I wonder whether anyone else Wassailed the FLOW trees this year? Let us know if you did!
Author Emma Welton
FLOW Wassail 2021 write up
EXETER WASSAIL, 2021
Arranged in 2018/19 by Emma Welton from music by Tim Hill. Original lyrics by James Crowden adapted by Emma Welton, James Banyard, Anne-Marie Culhane & Jo Salter. Exeter Wassail commissioned by Anne-Marie Culhane for Singing For Trees, 2015.
Get in touch if you have any questions or want to practice over the phone!
- Wassail wassail the apple tree X4
Come young and old, and brave and bold To light the dark and chase the cold. The orchard knows a thing or two x2
- Wassail wassail the apple tree x4 The Exe flows by from Moor to sea From mill to weir with orchard lea. The orchard knows a thing or two x2
- Wassail wassail the apple tree X4 Our trees they come from far and near Feeding the bees for many a year. The orchard knows a thing or two x2
- Wassail wassail the apple tree x4 Seasons askew, the patterns change Drought and deluge, sunshine and rain. The orchard knows a thing or two x2
- Wassail wassail the apple tree X4 For cherry and quince we all will care
Mulberry, medlar, almond and pear. The orchard knows a thing or two x2 (or more…)
Sound file 1: melody + quiet harmony; Sound file 2: tune + harmony; Sound file 3 harmony; Sound File 4: chants for dancing.
We now have a full colour, detailed printed map locating all of the 193 trees and their varieties. These maps are free and usually available from: Boatyard Bakery and the Custom House information point both on Exeter quay as well as the Exwick’s Community Builder Rachel. Please let us know if you can’t get hold of a copy. We hope to make the map available online in 2021.
Once again the people of Exwick and St Thomas’s turned up to celebrate their new Orchards, planted along the river just a couple of years ago. What a great excuse to carry on the Winter festival, all the way to the old twelfth night. We did this by Wassailing- an ancient Angolo-Saxon custom of visiting orchards and singing to the trees to promote a good harvest for the coming year. This custom has been nearly all forgotten but has seen a revival in the last few years here in the South West, which is the prime cider producing region in the country. We here in Exeter will want to do our bit to keep this ritual alive!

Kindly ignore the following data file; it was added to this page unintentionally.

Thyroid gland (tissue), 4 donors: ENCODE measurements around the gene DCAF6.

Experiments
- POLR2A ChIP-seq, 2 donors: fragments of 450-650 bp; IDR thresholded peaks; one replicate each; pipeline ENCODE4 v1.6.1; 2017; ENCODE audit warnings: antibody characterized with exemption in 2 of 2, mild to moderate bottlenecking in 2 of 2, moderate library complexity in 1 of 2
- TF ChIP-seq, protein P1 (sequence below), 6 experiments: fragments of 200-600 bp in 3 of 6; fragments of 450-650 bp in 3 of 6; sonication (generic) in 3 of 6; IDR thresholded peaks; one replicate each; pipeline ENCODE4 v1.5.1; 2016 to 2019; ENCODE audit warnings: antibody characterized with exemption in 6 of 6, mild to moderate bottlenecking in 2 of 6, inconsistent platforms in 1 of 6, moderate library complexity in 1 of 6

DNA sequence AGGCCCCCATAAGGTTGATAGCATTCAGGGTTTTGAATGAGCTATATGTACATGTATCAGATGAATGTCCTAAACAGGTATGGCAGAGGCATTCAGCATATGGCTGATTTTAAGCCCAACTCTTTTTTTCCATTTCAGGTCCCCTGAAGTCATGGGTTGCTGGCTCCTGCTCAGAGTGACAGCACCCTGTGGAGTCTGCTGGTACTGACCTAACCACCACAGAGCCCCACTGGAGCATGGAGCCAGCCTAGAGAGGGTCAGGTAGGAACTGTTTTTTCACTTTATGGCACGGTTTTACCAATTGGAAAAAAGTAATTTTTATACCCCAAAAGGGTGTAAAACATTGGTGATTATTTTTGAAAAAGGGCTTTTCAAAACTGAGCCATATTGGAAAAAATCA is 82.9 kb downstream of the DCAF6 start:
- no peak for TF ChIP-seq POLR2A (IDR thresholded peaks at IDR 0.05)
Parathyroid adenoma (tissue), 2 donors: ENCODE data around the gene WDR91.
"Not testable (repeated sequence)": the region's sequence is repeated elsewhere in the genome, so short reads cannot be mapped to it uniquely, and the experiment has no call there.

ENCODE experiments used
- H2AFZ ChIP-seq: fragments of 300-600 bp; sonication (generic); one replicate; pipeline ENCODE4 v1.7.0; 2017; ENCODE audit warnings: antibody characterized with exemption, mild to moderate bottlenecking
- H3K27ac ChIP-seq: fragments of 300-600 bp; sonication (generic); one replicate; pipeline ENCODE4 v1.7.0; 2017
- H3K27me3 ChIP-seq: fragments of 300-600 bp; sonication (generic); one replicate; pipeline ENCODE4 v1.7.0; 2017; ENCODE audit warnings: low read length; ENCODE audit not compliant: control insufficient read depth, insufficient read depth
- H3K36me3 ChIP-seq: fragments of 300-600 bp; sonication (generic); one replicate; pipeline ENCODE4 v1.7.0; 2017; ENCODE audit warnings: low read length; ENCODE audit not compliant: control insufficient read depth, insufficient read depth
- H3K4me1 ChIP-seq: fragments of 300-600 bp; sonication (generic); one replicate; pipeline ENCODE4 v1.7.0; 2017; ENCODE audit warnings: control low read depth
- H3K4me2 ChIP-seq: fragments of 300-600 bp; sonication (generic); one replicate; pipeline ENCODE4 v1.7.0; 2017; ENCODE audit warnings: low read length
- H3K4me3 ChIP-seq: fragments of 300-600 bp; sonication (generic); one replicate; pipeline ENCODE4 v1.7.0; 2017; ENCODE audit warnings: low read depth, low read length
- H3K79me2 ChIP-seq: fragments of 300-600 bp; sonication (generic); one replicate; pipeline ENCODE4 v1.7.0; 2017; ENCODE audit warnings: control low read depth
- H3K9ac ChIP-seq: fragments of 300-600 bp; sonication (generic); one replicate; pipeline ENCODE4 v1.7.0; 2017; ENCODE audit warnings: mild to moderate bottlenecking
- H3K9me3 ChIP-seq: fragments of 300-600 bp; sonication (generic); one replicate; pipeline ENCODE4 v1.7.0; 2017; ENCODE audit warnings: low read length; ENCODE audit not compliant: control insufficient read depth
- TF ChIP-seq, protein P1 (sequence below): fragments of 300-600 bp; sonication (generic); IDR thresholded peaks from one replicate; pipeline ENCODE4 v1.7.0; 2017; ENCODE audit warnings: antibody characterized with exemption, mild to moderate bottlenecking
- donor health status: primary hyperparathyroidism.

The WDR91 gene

The weekend was kicked off at Exwick church hall by storytelling, practising the Wassailing song and making lanterns and head decorations for the parade. At dusk the whole theatrical procession headed slowly for the Orchard at the end of the flood channel, where the ‘Toastmaster’ waited with his big roaring fire and flagon full of mulled Cider. ‘Sentinel’ and ‘Wind’ lead the large crowd of tree spirits, musicians and revellers – all singing and chanting as the sun was going down. Once by the Orchard, the Wassailing cup was passed around to much merriment, well wishes and cheers. We sang, danced and banged our pots and pans to frighten away bad spirits. Hot mulled cider and roaring fire warmed us while we lingered in the darkening night. When it couldn’t get more magical- it did! The otherworldly characters, ‘Sentinel’ and ‘Wind’, started their walk and dance around the orchard. They were shining in the night in their eerie whiteness and their extraordinary costumes, carrying a fire and gliding amongst the trees.